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Barron's Booknotes-The Aeneid by Virgil-Free Book Summary
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(VII. 310-17)

You've seen Juno behave exactly like this before-at the beginning of Book I when she saw the Trojans leaving Sicily. Then she whipped up a storm, using the forces of nature against them. This time she tries something new. She asks an evil creature from the underworld, a Fury named Allecto, to plant the seeds of war in the hearts of men. Note that in Book I Neptune calmed Juno's storm and the Trojans landed peacefully in Carthage. But no god will stop this war. Do you think that Virgil may be suggesting that once fear and anger enter men's hearts only men can stop it?

Allecto is a horrible, savage creature who loves nothing better than war. She represents uncontrolled rage-like Juno, only more so. Allecto uses three victims to start war. First she infects Amata, Latinus' wife, with poisonous snakes. At first Amata is reasonable. She goes to her husband, crying and asking why their daughter must be married to a foreigner. But when she sees that Latinus won't change his mind, she goes into a wild frenzy, tearing around the streets of the city with her hair and clothes undone. She tries to hide Lavinia in the woods. When the other women see Amata's frenzy, they too get carried away and begin to rush through the city, crying for war against the Trojans.

Next Allecto goes to Turnus, the warrior, while he's sleeping and tells him that his kingdom and bride are about to be given away to the Trojans. At first Turnus replies calmly and tells Allecto to mind her own business. At this she flies into a rage and lights his body with a torch. He starts from sleep, his body on fire for war, infected with Allecto's wrath. (Once again we see fire as a symbol of uncontrollable passion and destruction.)


Do you see the similarity between what Allecto does to Turnus and what Cupid did to Dido? Neither person was unreasonable to begin with, but each is infected with blazing passions for love (Dido) or war (Turnus) that rage out of control. We have also seen how the gods can represent forces that are part of people's personalities, even if they didn't let them show. For example, is it possible that the lust for war, which is part of Turnus' personality as a warrior, got out of control when he realized that he was going to take second place to Aeneas? Turnus is one of the most important characters in the second half of the Aeneid. You should think about what makes him tick as you read. Is he a victim or is he to blame for much of the violence that follows?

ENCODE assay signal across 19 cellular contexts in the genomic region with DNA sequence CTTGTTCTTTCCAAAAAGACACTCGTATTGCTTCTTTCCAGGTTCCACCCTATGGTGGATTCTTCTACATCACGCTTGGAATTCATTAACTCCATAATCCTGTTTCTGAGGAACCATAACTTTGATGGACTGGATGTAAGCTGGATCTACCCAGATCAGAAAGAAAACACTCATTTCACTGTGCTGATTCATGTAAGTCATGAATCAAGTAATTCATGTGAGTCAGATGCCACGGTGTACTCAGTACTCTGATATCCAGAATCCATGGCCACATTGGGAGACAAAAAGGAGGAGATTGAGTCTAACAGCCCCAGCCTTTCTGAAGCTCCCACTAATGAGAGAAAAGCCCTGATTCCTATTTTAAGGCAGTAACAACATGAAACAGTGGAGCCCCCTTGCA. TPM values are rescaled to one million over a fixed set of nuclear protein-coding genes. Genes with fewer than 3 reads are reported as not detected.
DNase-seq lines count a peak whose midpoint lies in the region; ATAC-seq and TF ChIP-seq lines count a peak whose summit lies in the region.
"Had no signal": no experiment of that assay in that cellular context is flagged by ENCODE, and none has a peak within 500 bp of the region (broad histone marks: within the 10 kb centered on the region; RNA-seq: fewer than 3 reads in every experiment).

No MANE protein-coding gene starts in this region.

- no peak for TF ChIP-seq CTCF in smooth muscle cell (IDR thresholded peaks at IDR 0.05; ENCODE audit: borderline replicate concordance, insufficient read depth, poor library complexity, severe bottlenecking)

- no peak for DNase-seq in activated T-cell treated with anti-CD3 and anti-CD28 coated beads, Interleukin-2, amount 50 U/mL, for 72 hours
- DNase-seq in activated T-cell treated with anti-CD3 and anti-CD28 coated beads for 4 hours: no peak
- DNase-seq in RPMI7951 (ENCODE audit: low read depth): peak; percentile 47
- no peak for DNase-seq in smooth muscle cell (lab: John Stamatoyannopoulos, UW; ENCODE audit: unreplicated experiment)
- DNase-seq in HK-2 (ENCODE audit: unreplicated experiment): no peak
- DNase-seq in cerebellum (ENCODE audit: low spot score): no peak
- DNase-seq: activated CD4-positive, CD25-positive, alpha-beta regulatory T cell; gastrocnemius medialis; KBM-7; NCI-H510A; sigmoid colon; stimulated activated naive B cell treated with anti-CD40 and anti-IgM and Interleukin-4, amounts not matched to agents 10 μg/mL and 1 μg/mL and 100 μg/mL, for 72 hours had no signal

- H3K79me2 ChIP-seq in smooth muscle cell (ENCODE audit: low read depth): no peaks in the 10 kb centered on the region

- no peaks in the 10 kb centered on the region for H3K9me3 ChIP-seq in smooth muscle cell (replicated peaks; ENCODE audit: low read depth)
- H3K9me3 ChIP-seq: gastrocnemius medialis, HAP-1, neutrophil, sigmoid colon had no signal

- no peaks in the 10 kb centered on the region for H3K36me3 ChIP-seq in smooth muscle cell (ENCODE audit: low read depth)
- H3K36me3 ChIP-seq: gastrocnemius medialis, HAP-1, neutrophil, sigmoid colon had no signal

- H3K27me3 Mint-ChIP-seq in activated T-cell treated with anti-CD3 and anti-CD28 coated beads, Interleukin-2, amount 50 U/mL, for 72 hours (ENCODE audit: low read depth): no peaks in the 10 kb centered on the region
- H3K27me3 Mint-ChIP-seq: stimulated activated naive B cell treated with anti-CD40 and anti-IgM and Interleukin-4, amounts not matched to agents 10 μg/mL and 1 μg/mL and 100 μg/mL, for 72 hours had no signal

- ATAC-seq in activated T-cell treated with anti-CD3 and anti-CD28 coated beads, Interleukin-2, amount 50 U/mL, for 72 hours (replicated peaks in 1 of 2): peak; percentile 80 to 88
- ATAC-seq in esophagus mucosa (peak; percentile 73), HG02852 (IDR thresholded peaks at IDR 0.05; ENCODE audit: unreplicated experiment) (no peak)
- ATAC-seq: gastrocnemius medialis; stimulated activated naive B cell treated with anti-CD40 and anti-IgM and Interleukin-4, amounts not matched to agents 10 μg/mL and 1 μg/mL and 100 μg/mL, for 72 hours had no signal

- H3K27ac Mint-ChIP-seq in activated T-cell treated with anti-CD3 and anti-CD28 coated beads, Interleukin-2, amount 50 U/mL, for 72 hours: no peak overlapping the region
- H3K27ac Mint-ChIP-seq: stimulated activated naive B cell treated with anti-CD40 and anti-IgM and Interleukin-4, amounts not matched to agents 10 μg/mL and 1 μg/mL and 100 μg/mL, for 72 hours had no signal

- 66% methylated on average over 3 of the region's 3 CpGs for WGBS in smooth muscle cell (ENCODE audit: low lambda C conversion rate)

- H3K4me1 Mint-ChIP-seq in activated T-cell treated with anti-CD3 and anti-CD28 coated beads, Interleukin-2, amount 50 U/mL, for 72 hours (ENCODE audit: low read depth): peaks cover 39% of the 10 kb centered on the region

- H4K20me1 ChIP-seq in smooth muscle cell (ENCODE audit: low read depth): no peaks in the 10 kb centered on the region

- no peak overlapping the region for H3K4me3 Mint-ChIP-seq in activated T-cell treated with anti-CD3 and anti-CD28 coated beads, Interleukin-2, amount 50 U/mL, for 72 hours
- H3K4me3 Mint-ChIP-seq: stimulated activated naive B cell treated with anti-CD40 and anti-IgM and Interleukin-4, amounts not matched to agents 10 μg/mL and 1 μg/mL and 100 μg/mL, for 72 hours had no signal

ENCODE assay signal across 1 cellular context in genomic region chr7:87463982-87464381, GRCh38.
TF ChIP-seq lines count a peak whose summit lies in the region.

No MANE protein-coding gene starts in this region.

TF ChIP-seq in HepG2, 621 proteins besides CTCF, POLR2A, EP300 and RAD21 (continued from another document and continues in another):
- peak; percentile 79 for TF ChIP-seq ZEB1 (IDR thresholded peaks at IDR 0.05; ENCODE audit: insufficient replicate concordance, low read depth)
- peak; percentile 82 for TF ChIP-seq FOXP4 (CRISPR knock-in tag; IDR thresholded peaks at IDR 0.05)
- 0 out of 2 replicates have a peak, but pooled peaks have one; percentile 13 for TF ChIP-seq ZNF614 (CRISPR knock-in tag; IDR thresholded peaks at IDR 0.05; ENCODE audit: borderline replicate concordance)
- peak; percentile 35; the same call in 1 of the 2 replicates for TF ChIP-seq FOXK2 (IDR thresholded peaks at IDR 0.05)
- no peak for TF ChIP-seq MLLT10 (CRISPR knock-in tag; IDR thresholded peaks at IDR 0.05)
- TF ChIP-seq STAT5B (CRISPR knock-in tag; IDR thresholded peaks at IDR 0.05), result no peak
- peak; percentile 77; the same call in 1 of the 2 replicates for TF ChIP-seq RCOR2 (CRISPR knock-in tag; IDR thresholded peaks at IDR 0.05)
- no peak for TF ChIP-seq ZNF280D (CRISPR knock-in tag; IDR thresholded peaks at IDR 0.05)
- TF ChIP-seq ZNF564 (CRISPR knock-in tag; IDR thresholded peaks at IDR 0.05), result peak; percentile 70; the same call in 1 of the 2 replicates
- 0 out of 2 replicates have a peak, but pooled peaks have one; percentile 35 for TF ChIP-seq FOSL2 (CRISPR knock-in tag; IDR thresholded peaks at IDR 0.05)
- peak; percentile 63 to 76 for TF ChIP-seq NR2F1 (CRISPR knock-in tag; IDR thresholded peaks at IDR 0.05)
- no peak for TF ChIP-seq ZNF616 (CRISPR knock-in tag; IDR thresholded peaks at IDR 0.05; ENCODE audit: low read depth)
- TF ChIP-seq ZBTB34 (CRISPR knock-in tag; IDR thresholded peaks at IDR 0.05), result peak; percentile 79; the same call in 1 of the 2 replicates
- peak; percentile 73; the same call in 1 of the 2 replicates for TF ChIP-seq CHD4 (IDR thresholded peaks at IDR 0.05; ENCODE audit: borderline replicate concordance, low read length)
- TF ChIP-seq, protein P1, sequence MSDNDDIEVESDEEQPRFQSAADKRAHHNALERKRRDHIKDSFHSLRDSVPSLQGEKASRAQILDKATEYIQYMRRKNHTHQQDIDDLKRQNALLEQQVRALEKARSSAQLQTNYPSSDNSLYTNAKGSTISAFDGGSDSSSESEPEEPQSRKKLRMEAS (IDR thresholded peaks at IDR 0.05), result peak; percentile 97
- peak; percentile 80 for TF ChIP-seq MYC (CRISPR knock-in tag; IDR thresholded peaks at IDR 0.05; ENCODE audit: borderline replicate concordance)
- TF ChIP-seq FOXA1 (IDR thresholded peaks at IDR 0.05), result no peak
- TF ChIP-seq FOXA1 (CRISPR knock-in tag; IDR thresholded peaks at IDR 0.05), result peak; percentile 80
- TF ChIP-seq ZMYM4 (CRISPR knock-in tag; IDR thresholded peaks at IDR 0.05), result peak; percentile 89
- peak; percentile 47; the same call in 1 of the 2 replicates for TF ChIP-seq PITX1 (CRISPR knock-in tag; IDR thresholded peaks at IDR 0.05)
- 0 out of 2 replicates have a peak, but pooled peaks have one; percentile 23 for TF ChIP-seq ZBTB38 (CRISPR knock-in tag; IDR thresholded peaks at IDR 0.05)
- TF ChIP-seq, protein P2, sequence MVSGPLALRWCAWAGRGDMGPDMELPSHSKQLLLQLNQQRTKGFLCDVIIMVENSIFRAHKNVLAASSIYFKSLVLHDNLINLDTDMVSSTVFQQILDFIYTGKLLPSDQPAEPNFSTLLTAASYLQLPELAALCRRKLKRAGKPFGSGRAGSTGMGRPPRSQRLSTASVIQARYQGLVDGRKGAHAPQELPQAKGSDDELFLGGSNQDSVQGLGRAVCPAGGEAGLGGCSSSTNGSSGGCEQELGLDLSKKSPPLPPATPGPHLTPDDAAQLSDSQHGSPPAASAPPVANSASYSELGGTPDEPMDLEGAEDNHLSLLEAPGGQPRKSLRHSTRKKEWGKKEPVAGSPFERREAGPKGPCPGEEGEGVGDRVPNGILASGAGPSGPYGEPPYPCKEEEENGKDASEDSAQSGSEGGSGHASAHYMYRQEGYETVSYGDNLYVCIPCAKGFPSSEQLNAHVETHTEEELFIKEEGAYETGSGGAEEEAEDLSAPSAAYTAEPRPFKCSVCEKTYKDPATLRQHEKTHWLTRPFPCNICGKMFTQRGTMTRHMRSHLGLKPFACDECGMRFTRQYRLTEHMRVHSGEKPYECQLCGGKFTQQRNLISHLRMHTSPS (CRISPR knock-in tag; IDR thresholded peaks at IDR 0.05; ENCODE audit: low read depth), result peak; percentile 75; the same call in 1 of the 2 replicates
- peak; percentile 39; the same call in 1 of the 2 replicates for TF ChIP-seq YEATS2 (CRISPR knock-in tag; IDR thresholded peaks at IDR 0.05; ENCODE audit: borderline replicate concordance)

Finally Allecto has to whip the Trojans up. Ascanius is out hunting, and she puts his dogs on the scent of a deer that turns out to be the pet of one of the Latin families. When Ascanius wounds the deer and it comes creeping back to the family, they fly into a rage and go after Ascanius with clubs and axes. (Once again we see the image of a wounded deer. Even though the hunter didn't mean to hurt this particular deer, its wound brings trouble.) Naturally, the Trojans rush to the rescue of their leader's son, and a huge brawl begins. In the uproar a young boy and an old man, who were trying to calm the people, are both killed.

Allecto reports to Juno on what she has done and asks whether Juno wants her to do anything more, but Juno tells her to go home. Things have gotten so out of control that the human beings won't be able to stop the bloodshed now, and Juno can manage quite nicely alone. When Latinus sees what's become of his plan, he gives up and locks himself in his castle. Because he won't declare war, Juno pushes the iron gates open herself. (The Romans of Virgil's time would have understood this symbol. When they formally declared war, they opened a pair of huge iron gates that stood in the middle of Rome and were dedicated to Mars, the god of war.)

Juno recognizes an important truth here, one which will be an important theme in the second half of the Aeneid. Once anger starts, once men begin to be violent, it's very hard for anyone to restore order and peace. Later on, we will even see Aeneas fall victim to uncontrollable rage.

Book VII ends with Turnus gathering an impressive force of his fiercest warriors. There is even a warrior maiden, Camilla, renowned for her strength and skill. But the greatest, strongest, and tallest of them all is Turnus, leading his men in shining armor. (Turnus' troops are called Rutulians.)

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